Thomas Tamm Hit With Bar Charges For Exposing The Warrantless Surveillance Program Under President Bush

Screen-Shot-2016-01-26-at-3.05.42-PM-640x712There is a disturbing proceeding unfolding before the the District of Columbia Office of Disciplinary Counsel where Thomas Tamm, a former U.S. Department of Justice lawyer who leaked information to the press about warrantless domestic spying under President George W. Bush, is facing legal ethics charges in Washington. Tamm is viewed as a hero by many in exposing the program, but even among his detractors there are those who view him as a whistleblower. The intervention of the DC Bar into the case is troubling given the various policy and legal questions over his status in exposing the program.

The thrust of the ethical charges is the allegation that Tamm should have gone to his supervisors rather than to a New York Times reporter in raising his questions about the surveillance program. Now a public defender in Maryland, Tamm worked at the Justice Department Office of Intelligence Policy and Review in 2003, which included asking the Foreign Intelligence Surveillance Court for electronic surveillance warrants. Tamm said that he did raise the program with colleagues who agreed that it was was probably illegal. In 2004, he contacted the New York Times which later won a Pulitzer Prize in 2006 for its reporting on the surveillance program. The Justice Department declined to prosecute Tamm.

However, prosecutors sought to use the D.C. bar to eke out punishment under the theory that he had failed to refer information about possible illegal activity to higher ups at the Justice Department and that he disclosed the “confidences or secrets” of his client—the Justice Department—to a reporter.

D.C. Disciplinary Counsel Wallace Shipp III opened the formal case against him in late December.

This case involves difficult questions of a whistleblower who has knowledge of what is viewed by many as an illegal operation that endangered the privacy of a large part of the population. The use of the D.C. Bar to punish Tamm is clearly an effort to chill future whistleblowers in seeking to expose such programs. Shipp and the Bar seem all to willing to play that role. This is not a case where a lawyer exposed information to an opposing party or sought to personally gain from a breach of confidentiality. This is a case where a lawyer was trying to protect the public interest.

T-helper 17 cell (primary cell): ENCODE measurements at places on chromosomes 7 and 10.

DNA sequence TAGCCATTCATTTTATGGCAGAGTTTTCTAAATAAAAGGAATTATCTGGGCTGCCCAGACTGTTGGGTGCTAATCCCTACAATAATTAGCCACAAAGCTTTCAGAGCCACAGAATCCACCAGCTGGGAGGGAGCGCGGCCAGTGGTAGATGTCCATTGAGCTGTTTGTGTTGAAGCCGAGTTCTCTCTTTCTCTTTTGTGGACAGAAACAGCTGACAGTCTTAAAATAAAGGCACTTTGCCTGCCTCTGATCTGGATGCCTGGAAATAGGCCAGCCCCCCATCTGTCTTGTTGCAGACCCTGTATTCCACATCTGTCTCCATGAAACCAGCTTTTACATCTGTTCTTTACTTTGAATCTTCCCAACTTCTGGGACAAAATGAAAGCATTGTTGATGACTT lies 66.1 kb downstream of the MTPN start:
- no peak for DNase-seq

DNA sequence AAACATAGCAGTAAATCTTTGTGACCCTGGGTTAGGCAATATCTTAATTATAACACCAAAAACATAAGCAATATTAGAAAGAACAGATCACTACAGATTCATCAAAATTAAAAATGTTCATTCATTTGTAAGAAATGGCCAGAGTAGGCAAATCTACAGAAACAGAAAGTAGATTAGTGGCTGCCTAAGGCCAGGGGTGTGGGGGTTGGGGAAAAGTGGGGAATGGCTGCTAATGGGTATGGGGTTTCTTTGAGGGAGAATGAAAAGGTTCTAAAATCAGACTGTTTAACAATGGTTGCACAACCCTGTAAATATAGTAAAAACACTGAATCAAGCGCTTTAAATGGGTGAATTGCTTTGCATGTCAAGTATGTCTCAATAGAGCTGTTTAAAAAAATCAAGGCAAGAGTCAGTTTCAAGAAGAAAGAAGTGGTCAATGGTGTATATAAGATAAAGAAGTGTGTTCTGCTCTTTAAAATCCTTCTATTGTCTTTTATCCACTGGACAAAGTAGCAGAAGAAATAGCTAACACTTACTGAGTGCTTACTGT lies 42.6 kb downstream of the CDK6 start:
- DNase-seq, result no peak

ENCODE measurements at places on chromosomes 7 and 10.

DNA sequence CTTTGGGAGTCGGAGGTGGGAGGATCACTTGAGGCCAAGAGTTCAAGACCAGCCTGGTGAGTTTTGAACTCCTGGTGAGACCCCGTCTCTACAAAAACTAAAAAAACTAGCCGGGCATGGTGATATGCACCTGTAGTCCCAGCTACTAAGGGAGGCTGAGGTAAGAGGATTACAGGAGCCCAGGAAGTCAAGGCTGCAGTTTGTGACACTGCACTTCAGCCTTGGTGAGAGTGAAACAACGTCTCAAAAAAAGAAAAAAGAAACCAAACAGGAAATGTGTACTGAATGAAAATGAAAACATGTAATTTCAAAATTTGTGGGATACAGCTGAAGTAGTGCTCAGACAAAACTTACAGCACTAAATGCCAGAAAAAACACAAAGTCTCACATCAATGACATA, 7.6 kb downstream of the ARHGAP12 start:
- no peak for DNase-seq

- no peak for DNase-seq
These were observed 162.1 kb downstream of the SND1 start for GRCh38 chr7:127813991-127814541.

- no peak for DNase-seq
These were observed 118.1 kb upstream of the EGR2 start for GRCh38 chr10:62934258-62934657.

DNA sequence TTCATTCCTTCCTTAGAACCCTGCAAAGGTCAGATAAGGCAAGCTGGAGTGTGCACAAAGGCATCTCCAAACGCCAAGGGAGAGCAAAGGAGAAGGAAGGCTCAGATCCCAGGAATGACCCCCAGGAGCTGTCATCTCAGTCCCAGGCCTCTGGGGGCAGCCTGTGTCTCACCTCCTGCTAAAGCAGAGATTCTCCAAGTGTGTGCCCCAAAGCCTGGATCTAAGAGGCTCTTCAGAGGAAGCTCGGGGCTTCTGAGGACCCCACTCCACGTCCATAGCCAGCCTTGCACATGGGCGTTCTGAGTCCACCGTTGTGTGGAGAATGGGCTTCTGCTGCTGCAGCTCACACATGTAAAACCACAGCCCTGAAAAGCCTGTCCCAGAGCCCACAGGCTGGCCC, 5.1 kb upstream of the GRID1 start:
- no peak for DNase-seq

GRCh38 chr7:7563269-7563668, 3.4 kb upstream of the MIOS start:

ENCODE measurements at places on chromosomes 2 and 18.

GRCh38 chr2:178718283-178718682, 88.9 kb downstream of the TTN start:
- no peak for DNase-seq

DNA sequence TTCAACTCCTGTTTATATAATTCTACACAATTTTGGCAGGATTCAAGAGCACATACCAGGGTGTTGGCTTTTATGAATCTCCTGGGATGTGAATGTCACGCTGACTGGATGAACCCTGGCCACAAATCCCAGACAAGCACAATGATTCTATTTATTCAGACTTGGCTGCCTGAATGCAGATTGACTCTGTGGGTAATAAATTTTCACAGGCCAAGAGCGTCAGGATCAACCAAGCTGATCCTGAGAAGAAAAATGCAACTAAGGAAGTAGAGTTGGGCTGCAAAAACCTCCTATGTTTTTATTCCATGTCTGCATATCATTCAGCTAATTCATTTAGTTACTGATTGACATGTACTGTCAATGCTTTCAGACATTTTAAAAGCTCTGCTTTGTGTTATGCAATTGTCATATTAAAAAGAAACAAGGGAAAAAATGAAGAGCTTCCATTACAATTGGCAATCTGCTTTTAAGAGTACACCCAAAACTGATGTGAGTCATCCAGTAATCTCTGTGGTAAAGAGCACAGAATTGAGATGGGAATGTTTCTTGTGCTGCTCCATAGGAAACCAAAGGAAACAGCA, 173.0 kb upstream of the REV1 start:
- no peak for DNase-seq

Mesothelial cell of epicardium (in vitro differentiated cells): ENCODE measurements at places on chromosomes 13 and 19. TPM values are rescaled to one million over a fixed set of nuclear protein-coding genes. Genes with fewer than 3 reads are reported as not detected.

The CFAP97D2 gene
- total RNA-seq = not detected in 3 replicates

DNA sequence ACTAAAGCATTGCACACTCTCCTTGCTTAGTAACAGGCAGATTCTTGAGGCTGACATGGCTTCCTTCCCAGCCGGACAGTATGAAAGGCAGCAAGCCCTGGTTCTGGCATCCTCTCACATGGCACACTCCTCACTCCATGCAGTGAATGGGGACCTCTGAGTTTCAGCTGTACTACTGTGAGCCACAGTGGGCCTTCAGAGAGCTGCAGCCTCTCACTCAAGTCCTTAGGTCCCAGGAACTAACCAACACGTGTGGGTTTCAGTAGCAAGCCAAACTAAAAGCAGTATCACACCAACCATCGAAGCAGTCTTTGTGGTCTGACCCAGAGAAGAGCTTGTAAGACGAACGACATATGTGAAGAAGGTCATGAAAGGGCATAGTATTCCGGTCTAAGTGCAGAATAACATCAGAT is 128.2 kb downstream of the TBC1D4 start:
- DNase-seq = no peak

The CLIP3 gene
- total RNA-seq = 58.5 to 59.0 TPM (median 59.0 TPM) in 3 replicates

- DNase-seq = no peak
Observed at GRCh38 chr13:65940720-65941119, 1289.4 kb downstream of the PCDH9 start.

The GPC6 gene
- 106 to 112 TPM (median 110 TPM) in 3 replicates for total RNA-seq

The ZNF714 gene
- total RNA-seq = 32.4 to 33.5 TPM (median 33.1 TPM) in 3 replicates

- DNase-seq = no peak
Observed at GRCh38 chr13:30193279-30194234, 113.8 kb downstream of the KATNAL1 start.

What is fascinating is that key individuals associated with the Bush Torture Program are still practicing without any penalty of any kind like John Yoo. Jay Bybee was given life tenure to serve on the United States Court of Appeals for the Ninth Circuit, where he still issues judgments on other citizens. Yet, Tamm (who is serving the public interest as a low-paid, overworked public defender) is facing disbarment before the D.C. Bar?

What do you think?

Source: National Law Journal

50 thoughts on “Thomas Tamm Hit With Bar Charges For Exposing The Warrantless Surveillance Program Under President Bush”

  1. The members of the DC Bar have an obligation and a duty to see that Shipp gets shipped out. Call a meeting. Tomorrow. The American Bar Association has a duty to chime in. The members of the DC Bar who are trying to punish our patriot need to be punished themselves.

  2. What do you expect from the bullies who have clawed their way to the top of “Courthouse Gang” and have been thwarted in their cover-up’s…………….

  3. Oh heck yes. All “sting” operations with their attendant “revelations” must be made illegal. The public has NO right to know. Edward Snowden and Paul Revere are/were enemies of the state. I, for one, had no desire to learn that the federal government had violated my 4th amendment right…”to be secure in their persons, houses, papers, and effects,…”

    Every last government official with knowledge of the capture and retention of Americans’ e-mail, telephonic, text, etc., communications should be in prison for treason right now. And a statue of Edward Snowden should have been erected near the Washington Monument.

    Oh, Constitution, where art thou? The revolutionary American Founders must be rolling over in their graves as every last one of their ideas has been nullified by collectivists, “progressive” to full blown communism.

    Let’s ask a preeminent “constitutional scholar,” he’ll know.

    “Natural born citizen,” anyone?

  4. His client is the American people. The government (including the Justice Dept.) is just a body that does certain functions for the people. The idea that he violated client-attorney by releasing this info, is absurd.

    1. jerome – next time you are pulled over by a cop tell you are his employer and he is not to give you a ticket. See how that works.

  5. All federal employees make the highest form of commitment…taking a formal oath…to protect the Constitution of the Unites States. The Constitution, rightly, was Tamm’s client, and his actions to expose a major threat to the Constitution were, in that light, necessary and appropriate.